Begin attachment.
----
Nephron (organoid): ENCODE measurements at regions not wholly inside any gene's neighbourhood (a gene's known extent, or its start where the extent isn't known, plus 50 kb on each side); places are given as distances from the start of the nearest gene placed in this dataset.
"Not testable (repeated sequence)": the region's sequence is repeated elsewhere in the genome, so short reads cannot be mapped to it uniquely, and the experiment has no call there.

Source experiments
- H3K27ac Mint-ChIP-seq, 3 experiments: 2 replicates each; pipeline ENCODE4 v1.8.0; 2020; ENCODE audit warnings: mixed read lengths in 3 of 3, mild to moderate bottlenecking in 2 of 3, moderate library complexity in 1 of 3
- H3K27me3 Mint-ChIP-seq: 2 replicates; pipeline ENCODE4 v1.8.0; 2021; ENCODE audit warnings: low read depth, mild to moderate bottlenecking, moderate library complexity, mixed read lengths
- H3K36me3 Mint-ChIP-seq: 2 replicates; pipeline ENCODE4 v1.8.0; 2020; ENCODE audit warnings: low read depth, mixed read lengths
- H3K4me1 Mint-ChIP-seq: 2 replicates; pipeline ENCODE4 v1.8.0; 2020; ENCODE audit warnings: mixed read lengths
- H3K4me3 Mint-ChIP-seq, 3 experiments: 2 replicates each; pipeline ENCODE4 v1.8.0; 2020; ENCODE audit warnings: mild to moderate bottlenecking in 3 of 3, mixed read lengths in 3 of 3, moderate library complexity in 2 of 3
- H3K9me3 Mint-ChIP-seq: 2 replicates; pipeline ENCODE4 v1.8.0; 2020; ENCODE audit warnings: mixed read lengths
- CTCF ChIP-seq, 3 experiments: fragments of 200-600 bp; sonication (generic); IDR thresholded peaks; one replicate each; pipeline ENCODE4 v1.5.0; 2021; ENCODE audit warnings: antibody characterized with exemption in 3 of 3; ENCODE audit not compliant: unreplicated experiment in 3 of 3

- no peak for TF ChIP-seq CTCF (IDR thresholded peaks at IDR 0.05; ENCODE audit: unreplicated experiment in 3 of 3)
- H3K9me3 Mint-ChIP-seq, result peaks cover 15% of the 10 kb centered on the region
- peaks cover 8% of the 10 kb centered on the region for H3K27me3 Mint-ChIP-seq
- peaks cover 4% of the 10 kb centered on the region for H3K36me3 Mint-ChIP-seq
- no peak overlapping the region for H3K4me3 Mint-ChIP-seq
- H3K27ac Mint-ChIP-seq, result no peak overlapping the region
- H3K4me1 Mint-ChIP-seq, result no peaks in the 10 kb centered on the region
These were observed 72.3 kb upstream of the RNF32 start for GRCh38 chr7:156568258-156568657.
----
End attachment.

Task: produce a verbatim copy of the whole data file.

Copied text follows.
Nephron (organoid): ENCODE measurements at regions not wholly inside any gene's neighbourhood (a gene's known extent, or its start where the extent isn't known, plus 50 kb on each side); places are given as distances from the start of the nearest gene placed in this dataset.
"Not testable (repeated sequence)": the region's sequence is repeated elsewhere in the genome, so short reads cannot be mapped to it uniquely, and the experiment has no call there.

Source experiments
- H3K27ac Mint-ChIP-seq, 3 experiments: 2 replicates each; pipeline ENCODE4 v1.8.0; 2020; ENCODE audit warnings: mixed read lengths in 3 of 3, mild to moderate bottlenecking in 2 of 3, moderate library complexity in 1 of 3
- H3K27me3 Mint-ChIP-seq: 2 replicates; pipeline ENCODE4 v1.8.0; 2021; ENCODE audit warnings: low read depth, mild to moderate bottlenecking, moderate library complexity, mixed read lengths
- H3K36me3 Mint-ChIP-seq: 2 replicates; pipeline ENCODE4 v1.8.0; 2020; ENCODE audit warnings: low read depth, mixed read lengths
- H3K4me1 Mint-ChIP-seq: 2 replicates; pipeline ENCODE4 v1.8.0; 2020; ENCODE audit warnings: mixed read lengths
- H3K4me3 Mint-ChIP-seq, 3 experiments: 2 replicates each; pipeline ENCODE4 v1.8.0; 2020; ENCODE audit warnings: mild to moderate bottlenecking in 3 of 3, mixed read lengths in 3 of 3, moderate library complexity in 2 of 3
- H3K9me3 Mint-ChIP-seq: 2 replicates; pipeline ENCODE4 v1.8.0; 2020; ENCODE audit warnings: mixed read lengths
- CTCF ChIP-seq, 3 experiments: fragments of 200-600 bp; sonication (generic); IDR thresholded peaks; one replicate each; pipeline ENCODE4 v1.5.0; 2021; ENCODE audit warnings: antibody characterized with exemption in 3 of 3; ENCODE audit not compliant: unreplicated experiment in 3 of 3

- no peak for TF ChIP-seq CTCF (IDR thresholded peaks at IDR 0.05; ENCODE audit: unreplicated experiment in 3 of 3)
- H3K9me3 Mint-ChIP-seq, result peaks cover 15% of the 10 kb centered on the region
- peaks cover 8% of the 10 kb centered on the region for H3K27me3 Mint-ChIP-seq
- peaks cover 4% of the 10 kb centered on the region for H3K36me3 Mint-ChIP-seq
- no peak overlapping the region for H3K4me3 Mint-ChIP-seq
- H3K27ac Mint-ChIP-seq, result no peak overlapping the region
- H3K4me1 Mint-ChIP-seq, result no peaks in the 10 kb centered on the region
These were observed 72.3 kb upstream of the RNF32 start for GRCh38 chr7:156568258-156568657.